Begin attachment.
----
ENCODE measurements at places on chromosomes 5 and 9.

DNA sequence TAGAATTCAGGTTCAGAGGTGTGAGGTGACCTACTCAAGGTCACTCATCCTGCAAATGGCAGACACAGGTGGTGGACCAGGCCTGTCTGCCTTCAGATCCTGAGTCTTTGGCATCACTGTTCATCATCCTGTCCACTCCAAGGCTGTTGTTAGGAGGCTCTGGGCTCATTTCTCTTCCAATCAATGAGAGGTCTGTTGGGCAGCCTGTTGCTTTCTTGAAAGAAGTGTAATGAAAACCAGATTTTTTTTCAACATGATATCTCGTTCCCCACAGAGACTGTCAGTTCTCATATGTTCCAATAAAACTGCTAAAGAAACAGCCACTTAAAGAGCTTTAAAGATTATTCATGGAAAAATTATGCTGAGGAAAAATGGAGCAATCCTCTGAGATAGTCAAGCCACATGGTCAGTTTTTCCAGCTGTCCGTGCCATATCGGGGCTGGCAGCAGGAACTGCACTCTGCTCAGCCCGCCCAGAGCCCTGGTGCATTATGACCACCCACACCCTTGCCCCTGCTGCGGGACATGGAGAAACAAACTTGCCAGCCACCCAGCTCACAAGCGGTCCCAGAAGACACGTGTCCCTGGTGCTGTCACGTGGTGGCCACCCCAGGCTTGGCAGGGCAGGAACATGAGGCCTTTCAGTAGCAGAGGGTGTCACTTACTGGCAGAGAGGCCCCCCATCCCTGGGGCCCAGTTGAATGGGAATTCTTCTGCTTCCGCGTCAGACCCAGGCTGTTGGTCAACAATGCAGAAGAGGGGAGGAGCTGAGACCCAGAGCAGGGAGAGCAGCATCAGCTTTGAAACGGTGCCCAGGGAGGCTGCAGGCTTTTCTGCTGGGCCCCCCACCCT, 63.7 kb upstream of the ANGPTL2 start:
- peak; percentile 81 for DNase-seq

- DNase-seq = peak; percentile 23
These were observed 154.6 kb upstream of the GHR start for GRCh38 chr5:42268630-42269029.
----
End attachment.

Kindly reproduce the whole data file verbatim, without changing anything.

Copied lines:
ENCODE measurements at places on chromosomes 5 and 9.

DNA sequence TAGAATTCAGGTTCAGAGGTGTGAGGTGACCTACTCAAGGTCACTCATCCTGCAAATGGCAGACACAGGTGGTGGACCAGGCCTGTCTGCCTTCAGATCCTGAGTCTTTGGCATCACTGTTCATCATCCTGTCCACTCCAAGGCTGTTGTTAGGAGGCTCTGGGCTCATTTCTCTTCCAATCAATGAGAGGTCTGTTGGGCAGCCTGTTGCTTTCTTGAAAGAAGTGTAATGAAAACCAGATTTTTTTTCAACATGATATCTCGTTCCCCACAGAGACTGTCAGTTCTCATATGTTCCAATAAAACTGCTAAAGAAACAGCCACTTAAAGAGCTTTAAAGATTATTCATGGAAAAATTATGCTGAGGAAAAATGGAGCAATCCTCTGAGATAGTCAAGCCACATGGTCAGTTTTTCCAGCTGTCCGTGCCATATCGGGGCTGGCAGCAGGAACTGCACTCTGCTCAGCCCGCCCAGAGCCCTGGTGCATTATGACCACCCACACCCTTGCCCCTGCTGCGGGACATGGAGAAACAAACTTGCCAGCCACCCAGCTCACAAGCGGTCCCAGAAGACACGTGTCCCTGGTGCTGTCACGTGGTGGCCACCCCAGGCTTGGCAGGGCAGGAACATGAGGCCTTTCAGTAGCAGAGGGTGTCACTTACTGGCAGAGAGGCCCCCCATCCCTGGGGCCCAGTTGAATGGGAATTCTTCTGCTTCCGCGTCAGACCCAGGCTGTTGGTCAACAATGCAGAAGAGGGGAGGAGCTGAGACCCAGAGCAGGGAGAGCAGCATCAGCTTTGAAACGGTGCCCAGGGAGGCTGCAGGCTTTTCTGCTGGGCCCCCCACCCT, 63.7 kb upstream of the ANGPTL2 start:
- peak; percentile 81 for DNase-seq

- DNase-seq = peak; percentile 23
These were observed 154.6 kb upstream of the GHR start for GRCh38 chr5:42268630-42269029.